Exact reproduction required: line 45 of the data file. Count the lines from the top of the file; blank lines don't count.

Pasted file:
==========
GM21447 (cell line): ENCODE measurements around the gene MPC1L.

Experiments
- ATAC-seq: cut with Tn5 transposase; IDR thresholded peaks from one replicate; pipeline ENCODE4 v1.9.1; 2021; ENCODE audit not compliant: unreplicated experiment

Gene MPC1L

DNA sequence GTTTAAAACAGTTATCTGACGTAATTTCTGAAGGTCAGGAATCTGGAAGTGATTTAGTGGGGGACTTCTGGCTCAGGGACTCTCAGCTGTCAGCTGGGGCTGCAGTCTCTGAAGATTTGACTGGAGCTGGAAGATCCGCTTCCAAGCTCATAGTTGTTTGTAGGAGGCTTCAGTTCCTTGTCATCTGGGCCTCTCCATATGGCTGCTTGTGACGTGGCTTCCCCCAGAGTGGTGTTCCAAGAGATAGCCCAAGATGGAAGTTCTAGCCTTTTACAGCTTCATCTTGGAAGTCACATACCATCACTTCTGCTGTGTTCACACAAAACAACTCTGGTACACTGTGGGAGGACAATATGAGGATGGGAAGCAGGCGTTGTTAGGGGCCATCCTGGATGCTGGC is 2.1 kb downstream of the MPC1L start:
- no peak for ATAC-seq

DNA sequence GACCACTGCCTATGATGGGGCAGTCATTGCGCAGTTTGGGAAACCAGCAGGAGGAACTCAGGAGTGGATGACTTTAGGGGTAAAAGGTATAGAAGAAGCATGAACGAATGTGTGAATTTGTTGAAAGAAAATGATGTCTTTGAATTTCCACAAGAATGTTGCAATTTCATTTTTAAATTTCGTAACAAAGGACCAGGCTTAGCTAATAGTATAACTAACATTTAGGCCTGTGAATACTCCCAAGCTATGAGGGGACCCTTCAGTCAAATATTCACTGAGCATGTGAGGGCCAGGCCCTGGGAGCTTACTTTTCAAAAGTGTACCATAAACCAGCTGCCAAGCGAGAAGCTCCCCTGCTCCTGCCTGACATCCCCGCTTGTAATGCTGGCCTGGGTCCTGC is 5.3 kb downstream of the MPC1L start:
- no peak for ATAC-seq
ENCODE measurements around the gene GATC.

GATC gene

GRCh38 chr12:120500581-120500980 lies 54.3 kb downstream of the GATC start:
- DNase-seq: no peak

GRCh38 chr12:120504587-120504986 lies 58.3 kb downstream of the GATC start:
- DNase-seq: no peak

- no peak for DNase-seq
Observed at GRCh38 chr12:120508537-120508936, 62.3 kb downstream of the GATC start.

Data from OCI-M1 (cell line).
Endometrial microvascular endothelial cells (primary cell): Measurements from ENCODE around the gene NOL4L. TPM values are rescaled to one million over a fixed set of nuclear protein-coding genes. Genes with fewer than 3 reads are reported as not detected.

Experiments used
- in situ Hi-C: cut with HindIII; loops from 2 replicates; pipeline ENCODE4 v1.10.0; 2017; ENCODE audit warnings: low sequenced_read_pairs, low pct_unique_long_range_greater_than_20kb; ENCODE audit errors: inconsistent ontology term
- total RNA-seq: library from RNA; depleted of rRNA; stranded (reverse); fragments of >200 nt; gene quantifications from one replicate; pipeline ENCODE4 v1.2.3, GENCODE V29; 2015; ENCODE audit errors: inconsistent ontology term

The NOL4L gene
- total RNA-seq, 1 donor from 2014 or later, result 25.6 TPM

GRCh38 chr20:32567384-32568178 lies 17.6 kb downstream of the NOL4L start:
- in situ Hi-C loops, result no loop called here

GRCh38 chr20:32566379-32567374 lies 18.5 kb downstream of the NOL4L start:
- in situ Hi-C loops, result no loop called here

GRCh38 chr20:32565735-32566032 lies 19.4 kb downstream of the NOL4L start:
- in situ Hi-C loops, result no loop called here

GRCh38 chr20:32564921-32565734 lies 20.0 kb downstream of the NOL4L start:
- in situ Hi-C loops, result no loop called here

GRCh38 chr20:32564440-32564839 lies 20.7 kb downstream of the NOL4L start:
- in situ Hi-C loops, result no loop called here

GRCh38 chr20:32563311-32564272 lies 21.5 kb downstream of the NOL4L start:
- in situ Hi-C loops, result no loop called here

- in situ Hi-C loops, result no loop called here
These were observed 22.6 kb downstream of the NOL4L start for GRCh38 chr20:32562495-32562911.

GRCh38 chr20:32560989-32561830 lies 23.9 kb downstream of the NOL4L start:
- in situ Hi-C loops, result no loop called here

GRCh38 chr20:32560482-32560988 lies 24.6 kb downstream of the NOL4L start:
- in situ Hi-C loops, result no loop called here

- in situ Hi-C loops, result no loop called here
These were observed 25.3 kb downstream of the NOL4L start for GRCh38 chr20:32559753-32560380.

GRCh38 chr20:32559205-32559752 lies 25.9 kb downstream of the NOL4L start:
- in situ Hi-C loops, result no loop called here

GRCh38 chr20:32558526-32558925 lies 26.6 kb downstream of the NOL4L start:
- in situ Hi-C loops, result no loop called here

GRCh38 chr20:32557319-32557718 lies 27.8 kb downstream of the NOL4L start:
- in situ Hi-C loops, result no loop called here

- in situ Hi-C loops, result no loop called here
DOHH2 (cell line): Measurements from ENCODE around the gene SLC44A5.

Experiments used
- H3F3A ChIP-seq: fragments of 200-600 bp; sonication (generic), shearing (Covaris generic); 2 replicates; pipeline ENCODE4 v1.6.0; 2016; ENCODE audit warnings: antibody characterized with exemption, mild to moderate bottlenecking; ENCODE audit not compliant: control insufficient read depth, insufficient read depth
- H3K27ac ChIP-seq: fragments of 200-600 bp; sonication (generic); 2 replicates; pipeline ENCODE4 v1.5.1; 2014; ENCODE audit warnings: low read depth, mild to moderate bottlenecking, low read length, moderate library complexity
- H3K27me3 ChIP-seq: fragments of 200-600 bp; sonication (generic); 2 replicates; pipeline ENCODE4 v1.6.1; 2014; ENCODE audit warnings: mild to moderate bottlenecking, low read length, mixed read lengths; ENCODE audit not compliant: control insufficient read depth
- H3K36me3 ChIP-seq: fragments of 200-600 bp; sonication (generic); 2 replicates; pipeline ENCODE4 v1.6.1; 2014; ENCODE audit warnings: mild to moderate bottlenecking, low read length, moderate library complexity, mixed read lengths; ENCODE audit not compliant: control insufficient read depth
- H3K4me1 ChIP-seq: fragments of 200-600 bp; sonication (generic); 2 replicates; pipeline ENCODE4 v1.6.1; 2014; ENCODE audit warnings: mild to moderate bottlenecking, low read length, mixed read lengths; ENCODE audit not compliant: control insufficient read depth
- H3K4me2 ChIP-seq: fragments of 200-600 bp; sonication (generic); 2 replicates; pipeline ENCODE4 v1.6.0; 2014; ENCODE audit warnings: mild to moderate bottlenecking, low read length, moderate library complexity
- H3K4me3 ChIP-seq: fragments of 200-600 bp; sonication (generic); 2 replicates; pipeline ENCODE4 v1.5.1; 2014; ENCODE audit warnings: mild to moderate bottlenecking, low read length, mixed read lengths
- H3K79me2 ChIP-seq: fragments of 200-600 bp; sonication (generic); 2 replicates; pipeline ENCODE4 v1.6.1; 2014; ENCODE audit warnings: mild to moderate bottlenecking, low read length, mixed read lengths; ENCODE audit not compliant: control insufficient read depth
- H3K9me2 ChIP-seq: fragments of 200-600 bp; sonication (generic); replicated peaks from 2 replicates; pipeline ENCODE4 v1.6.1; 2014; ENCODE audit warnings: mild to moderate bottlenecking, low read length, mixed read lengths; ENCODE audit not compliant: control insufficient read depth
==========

- in situ Hi-C loops, result no loop called here